In ancient times Shekhawati was not limited to the present two districts. During the Mahabharata period it was known as Matsya Kingdom and extended to the Sarasvati River. This was because the first clan ruling this region, in the Mahabharata period, were descendants of fishermen. So the Vedas were supposed to be written and compiled on this very land.[11][12] During ancient times this region was divided into several janapadas. Every janapada was a free republic state. The development of janapadas in Rajasthan started with habitation of Aryan.[13] The northern part of Rajasthan was known as Jangladesh (Bikaner and Nagaur) during Mahabharata period.[14] and eastern part Jaipur-Alwar were called the Matsya Kingdom. Pandavas had spent one year of their vanishment in this Kingdom of Virata as their abode, to live in anonymity, after the expiry of their twelve-year-long forest life.[7] Dhosi Hill, the revered Hill, bordering Haryana, famous for Chyavana Rishi's Ashram, and place where Chyawanprash was formulated for the first time has extensive mentions in the epic Mahabharat in Vanparv. According to Vimal Charanlal, this Kingdom of Virata extended from Jhunjhunu to Kotkasim 109 km in the north, Jhunjhunu to Ajmer 184 km in the west, Ajmer to Banas and up to confluence of Chambal River 229 km in the south. The capital of this Kingdom of Virata was Bairat.[11][15]

After the collapse of Gupta dynasty, Shekhawati's some parts like Jhunjhunu, Fatehpur, Narhar were controlled by the Kaimkhanis, until they were defeated by Shekhawat Rajputs.[citation needed]

Kaimkhani is a branch emerged from Chauhans. The first progenitor of Kaimkhanis was Karamchand, born in the family of Moterao of Chauhan clan, the ruler of Dadrewa. Firuz Shah Tughluq converted him to Islam and named him Kaimkhan. Thus his descendants were called Kaimkhani.[citation needed]

Shekhawat rule[edit]

Bawdi in Fatehpur. Fatehpur was founded by Rao Fateh Singh of Sikar in 1515.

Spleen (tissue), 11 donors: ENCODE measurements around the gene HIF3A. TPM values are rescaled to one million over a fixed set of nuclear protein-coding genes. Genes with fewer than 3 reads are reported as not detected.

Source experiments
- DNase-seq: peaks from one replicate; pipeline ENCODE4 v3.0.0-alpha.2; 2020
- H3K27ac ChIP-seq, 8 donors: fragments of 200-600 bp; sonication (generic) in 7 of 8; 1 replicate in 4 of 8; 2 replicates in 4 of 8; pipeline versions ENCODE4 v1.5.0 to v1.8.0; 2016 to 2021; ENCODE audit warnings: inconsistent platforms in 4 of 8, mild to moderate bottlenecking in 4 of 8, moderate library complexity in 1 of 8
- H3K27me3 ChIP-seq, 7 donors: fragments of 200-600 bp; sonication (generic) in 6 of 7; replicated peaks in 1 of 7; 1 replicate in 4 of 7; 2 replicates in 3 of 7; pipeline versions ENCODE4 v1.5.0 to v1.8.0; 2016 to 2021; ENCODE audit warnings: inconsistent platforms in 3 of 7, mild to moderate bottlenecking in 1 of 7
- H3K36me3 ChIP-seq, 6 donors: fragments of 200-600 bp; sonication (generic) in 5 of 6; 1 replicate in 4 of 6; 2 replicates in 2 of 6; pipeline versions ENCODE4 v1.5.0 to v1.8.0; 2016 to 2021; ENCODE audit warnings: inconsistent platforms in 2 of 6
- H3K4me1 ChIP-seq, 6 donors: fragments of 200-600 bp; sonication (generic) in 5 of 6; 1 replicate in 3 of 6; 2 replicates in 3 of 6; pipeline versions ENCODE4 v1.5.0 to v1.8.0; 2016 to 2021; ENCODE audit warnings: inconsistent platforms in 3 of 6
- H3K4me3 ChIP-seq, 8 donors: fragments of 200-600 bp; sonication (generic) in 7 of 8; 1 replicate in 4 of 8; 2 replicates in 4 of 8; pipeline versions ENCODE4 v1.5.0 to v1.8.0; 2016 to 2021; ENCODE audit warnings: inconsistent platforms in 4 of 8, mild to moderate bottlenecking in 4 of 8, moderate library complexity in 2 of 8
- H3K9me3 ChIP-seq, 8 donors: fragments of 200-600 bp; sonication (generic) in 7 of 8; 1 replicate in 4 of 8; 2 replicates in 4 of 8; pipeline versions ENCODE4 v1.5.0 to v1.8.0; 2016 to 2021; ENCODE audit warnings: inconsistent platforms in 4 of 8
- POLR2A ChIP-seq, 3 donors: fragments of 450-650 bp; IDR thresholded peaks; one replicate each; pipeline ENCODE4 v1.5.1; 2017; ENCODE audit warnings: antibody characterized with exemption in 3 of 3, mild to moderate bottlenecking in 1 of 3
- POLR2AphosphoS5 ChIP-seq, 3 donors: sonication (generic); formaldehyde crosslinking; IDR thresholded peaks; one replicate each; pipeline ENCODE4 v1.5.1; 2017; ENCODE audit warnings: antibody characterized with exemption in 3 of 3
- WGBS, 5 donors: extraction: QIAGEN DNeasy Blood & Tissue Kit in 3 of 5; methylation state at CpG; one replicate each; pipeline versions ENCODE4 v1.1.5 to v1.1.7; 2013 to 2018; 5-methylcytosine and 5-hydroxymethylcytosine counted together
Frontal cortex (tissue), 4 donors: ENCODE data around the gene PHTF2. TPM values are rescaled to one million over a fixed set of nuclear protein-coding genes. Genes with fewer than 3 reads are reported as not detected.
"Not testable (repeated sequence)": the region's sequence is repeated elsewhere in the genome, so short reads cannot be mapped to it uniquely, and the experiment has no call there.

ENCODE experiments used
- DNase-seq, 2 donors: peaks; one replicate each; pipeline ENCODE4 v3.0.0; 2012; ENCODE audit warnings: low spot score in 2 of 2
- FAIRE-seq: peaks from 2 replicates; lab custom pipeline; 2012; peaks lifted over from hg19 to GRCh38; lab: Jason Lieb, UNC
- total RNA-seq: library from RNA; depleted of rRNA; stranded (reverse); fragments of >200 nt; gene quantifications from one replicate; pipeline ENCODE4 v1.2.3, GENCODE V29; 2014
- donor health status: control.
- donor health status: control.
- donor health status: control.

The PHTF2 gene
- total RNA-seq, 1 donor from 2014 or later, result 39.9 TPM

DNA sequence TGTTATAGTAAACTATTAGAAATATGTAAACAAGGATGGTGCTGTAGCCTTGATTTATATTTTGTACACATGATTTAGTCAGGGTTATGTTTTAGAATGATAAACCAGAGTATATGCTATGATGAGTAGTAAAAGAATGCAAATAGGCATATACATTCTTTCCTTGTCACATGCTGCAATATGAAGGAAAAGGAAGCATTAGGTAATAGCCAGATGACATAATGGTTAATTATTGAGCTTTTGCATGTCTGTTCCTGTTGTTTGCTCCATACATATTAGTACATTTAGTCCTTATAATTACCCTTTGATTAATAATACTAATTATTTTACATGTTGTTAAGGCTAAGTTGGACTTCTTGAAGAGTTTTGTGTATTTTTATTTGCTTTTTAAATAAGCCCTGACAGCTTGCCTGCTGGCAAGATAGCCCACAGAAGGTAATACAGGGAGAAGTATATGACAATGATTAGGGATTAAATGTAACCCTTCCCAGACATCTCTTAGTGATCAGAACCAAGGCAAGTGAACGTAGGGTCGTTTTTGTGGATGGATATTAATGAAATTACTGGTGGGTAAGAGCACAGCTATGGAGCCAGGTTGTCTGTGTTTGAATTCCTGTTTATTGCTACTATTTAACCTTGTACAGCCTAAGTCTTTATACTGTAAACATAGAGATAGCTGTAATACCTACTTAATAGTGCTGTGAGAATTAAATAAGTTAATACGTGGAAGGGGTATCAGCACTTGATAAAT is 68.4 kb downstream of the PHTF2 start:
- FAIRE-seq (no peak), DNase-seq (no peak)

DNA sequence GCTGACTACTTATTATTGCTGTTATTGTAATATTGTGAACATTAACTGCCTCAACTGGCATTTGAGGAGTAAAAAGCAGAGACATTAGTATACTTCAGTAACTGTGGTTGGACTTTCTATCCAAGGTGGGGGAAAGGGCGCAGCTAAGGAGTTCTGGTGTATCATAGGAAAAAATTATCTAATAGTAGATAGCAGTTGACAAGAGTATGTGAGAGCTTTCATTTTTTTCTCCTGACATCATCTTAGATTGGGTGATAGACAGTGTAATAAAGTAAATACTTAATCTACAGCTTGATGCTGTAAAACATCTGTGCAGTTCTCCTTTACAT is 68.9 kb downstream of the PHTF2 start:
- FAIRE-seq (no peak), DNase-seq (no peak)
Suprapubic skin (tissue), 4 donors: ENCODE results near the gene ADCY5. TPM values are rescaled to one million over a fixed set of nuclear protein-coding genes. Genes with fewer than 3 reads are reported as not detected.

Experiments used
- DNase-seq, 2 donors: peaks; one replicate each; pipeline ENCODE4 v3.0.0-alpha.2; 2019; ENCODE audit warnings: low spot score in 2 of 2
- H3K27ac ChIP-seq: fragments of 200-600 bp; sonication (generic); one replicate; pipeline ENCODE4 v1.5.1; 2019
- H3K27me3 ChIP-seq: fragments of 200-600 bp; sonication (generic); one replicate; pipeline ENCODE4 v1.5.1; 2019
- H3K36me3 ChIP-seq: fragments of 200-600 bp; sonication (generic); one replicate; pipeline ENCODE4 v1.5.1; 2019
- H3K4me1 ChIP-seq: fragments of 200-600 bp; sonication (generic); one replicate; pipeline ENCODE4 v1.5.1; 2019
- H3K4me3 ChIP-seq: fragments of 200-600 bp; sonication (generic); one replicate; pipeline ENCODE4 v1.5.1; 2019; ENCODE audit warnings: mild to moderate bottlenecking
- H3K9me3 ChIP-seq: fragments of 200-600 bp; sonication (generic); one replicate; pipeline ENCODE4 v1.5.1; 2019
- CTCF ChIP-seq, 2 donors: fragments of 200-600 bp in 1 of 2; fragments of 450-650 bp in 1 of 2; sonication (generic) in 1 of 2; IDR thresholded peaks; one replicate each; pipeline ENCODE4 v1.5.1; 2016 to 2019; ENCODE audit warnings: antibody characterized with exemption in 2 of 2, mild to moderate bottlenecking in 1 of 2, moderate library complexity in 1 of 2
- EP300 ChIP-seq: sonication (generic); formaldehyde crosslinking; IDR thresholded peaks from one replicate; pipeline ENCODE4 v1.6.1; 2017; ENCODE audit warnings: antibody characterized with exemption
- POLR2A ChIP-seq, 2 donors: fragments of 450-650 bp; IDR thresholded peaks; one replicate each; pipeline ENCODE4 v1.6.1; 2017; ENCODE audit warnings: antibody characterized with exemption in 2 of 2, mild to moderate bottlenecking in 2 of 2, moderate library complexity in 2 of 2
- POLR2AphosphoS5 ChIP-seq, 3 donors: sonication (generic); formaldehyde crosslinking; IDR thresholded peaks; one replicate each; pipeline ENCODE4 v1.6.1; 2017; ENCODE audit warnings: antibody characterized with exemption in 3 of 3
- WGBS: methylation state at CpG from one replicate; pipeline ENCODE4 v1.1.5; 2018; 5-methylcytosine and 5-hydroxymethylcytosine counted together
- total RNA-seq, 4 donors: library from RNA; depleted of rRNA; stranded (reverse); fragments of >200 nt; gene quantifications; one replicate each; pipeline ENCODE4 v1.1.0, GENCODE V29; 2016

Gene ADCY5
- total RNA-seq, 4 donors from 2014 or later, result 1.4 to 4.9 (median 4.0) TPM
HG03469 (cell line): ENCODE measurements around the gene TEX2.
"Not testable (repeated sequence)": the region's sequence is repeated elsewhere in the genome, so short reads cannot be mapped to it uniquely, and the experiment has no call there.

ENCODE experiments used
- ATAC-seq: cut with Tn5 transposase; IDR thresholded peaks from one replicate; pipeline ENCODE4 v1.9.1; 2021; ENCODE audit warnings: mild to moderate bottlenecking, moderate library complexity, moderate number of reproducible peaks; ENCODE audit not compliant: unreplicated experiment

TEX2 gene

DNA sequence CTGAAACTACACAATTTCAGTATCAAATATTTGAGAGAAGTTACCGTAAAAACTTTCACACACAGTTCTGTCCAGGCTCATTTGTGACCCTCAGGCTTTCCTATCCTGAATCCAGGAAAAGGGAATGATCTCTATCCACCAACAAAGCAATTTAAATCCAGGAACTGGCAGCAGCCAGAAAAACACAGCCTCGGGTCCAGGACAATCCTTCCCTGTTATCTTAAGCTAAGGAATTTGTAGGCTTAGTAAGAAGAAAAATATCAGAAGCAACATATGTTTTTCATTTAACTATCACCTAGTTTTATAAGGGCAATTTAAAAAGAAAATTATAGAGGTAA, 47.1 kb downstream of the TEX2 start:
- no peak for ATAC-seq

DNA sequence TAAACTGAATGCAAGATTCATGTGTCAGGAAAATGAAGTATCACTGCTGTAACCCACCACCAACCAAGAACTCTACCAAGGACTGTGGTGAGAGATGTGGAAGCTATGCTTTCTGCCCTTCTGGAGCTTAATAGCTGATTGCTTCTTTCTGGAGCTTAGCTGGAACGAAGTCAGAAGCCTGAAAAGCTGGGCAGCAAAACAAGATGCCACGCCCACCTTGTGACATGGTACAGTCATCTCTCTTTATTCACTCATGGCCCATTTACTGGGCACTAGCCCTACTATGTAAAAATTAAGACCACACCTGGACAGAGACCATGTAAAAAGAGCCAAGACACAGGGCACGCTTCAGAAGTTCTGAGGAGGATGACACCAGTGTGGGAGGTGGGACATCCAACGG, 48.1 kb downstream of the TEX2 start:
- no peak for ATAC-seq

Shekhawati was established by Shekhawat Rajputs and it was ruled by Songara Rajputs until India's independence.

Rao Shekha Ji from Dhundhar established his own independent kingdom with the capital at Amarsar. He was the first independent ruler. After him, Rao Raimal, Rao Suja and Rao Lunkaran become the rulers of Amarsar. Rao Manohar succeeded his father Rao Lunkaran and founded Manoharpur later renamed Shahpura (The present ruler of Shahpura is the Tikai of Shekhawat subclan). Shekhawats conquered the Jhunjhunu, Fatehpur, Narhar of Kaimkhanis and established their rule in 1445 and ruled till 1614.

Shekhawati was the largest Nizamat in the state of Jaipur, which is almost entirely occupied by Shekhawats. The Shekhawat chieftains of the region retained a nominal loyalty to the Kachwaha Rajput's capital state of Jaipur(Amer), who in turn honoured them with the hereditary title of Tazimi Sirdars. The rulers of the Shekhawati's Thikanas were the Shekhawat sub clan of the Kachwaha Dynasty of the Jaipur Princely State. Shekhawats was the most prominent among all the Kachawas of Jaipur.[citation needed] Colonel J.C. Brooke, in his book Political History of India, wrote that for the recruitment of cavalry, there is no region in India at par with Shekhawati.

Songara rule[edit]

Lachhmangarh fort in Lachhmangarh near Sikar built by Maharaja Lachhman Singh in 1702.

Thikanas of Shekhawati[edit]

Rao Shekha, a Shekhawat rajput (sub-branch of Kachwaha or Kushwaha), was the founder of Shekhawati, who originally divided Shekhawati into 33 Thikana (also called a Pargana), each with at least a 'kuccha' mud fort, some of hich were fortified further with stone. After huim, additional thikanas were granted to the descendants of subsequent generations. Many Thikanas had their own flags and emblems. Shekhawats ruled over the largest number of Thikanas in Jaipur Rajwara.[16]

Culture, heritage and tourism[edit]


The Shekhawats and Songaras built forts in their thikanas. At every thikana in Shekhawati, there was a fort. More than 50 forts and palaces built by Songara Maharajas. Today, many of them are hotels.

  • Mandawa Fort was built by Thakur Kunwar Akhayraj Singh in 1645. In the zenana (women's quarters), various rooms offer different themes. One room has antique murals, another has a marble fountain, while the turret room has walls that are 7 feet (2.1 m) thick. Diwankhana, the formal drawing room, is decorated with family portraits and an array of antique armour.
  • Dundlod Fort dates back to 1660 AD. Steps lead up to the Diwan Khana, which is furnished with portraits, hangings, and period furniture. It also houses a library and portraits done in the European style.